Jun 3, 2024 - Politics & Policy
Column / Behind the Curtain

Behind the Curtain: Speaker Johnson's secret muse

Photo illustration of John Boehner reflected in the lens of Mike Johnson's glasses.

Photo illustration: Brendan Lynch/Axios. Photos: Shannon Finney and Kent Nishimura/Getty Images

It turns out House Speaker Mike Johnson (R-La.) had a quiet mentor who helped pull off the biggest accomplishment of his rocky seven months with the gavel — defying his right wing to pass a vital aid package for Israel and Ukraine.

  • John Boehner — an establishment Republican who was speaker a decade ago chronologically, but an eon ago in the GOP's radical evolution — has become a surprising tutor to the novice, full-MAGA speaker.

Why it matters: The two men have bridged generational, ideological and stylistic gulfs to form an extremely rare connection between today's hard-right Republicans and the pre-Trump party of Bush, McCain and Romney.

Boehner, 74 — with his smoker's cough, but undiminished love of the game — used his roguish touch to help talk Johnson, 52, toward a win on what the speaker called those "really important obligations" on foreign aid.

  • In our column on Johnson's historic road-to-Kyiv conversion, we told you how the speaker defied the loudest, most threatening GOP personalities, dug deep into government intelligence, and shifted his position on the most vital foreign policy legislation in years.

Johnson had to defy a majority of his party, and risk his speakership.

  • He not only survived, but now has a good shot at remaining Republican leader (whether in the majority or minority) in 2025 — which once looked unlikely.

Behind the scenes: "For a guy who doesn't drink, smoke, or cuss," Johnson's "really an affable guy," Boehner, who does all those things (although he pivoted years ago from his trademark merlot to cabernet sauvignon), told us by phone from his home in suburban Cincinnati.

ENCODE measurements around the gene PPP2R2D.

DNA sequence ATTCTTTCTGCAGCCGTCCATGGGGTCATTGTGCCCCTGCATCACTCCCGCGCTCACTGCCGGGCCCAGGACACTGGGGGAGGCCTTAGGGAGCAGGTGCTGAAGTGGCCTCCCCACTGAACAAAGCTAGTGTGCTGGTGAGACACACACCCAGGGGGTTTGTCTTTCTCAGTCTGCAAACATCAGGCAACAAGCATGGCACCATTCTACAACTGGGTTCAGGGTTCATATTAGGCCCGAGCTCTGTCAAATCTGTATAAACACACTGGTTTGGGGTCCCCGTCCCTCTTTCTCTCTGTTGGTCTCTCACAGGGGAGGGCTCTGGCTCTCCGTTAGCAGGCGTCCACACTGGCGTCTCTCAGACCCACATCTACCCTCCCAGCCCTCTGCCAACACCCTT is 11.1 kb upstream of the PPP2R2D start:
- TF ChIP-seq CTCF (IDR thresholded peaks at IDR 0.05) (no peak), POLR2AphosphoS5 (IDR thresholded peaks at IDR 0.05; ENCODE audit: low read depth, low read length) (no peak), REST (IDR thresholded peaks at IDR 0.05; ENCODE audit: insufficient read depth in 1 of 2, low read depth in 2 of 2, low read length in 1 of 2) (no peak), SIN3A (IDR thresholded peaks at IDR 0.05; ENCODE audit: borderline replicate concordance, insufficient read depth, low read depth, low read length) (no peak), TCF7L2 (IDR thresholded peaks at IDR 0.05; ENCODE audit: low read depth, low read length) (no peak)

• "He's got to do this Kabuki dance every day to keep some of his more — I don't even want to call them conservatives," Boehner said.
  • "I don't know what you — I think that's the wrong word for them. He's got to go through this dance every day to try to appease his caucus. But at the end of the day, he knows what has to get done, and he finds a way to get it done."
Photo of Speaker Johnson with John Boehner
Speaker Johnson with John Boehner at a fundraiser in Cincinnati last week. Photo: @OhSchnitt

Last week, the two had a coming-out, with Boehner headlining a fundraising reception in Cincinnati for Johnson's Grow the Majority fundraising committee.

  • Johnson called Boehner a "living legend."

A recent New Yorker profile called the speaker "MAGA Mike ... [o]utwardly deferential but privately ambitious."

  • "I found it interesting, reading the press about him," Boehner said. "I think there's a lot more there than what the press gives him credit for. ... His members respect him, even those that may disagree with him. I think it harbors a pretty bright future for him."
  • "This guy knows who he is," the Ohioan added. "He's not searching for a meaning in life."

The big picture: Asked how common it is for a top political leader to know who they are, Boehner called it "a 50/50 proposition, based on my experience."

  • "I never thought about it before. But half of the people in those jobs know who they are, and the other half are still trying to figure it out."

On the epic foreign-aid package, Boehner said Johnson "may not have been thrilled with the Ukraine stuff early on. But once you become speaker, one, you learn a few more things; and two, the gravity of the issues you're dealing with change as well."

  • "All of a sudden, you have not just a responsibility to your district or to yourself. You've got a team of members, and you've got what's good in the long-term interest of the country involved as well. And I think he rose to the occasion."

What's next: House Judiciary Chairman Jim Jordan of Ohio is among the GOP leaders working behind the scenes to position themselves if the party has an opening for speaker or minority leader come January.

  • Kevin McCarthy, who was ousted as speaker in October, told Manu Raju on CNN's "Inside Politics" yesterday when asked about his successor: "He's doing the best job he can as he goes through this. It's not an easy job. But winning seats solves a lot of problems."

Asked if he thinks Johnson will hang on, Boehner told us he's "read all these stories about his upcoming funeral. I just don't see it."

  • "I had members who disagreed with me on a lot of things," Boehner added. "But they trusted me because I always told them the truth, even when they didn't want to hear it."
  • "I think he's got himself in as good a spot as he can put himself, given the situation he's dealing with."
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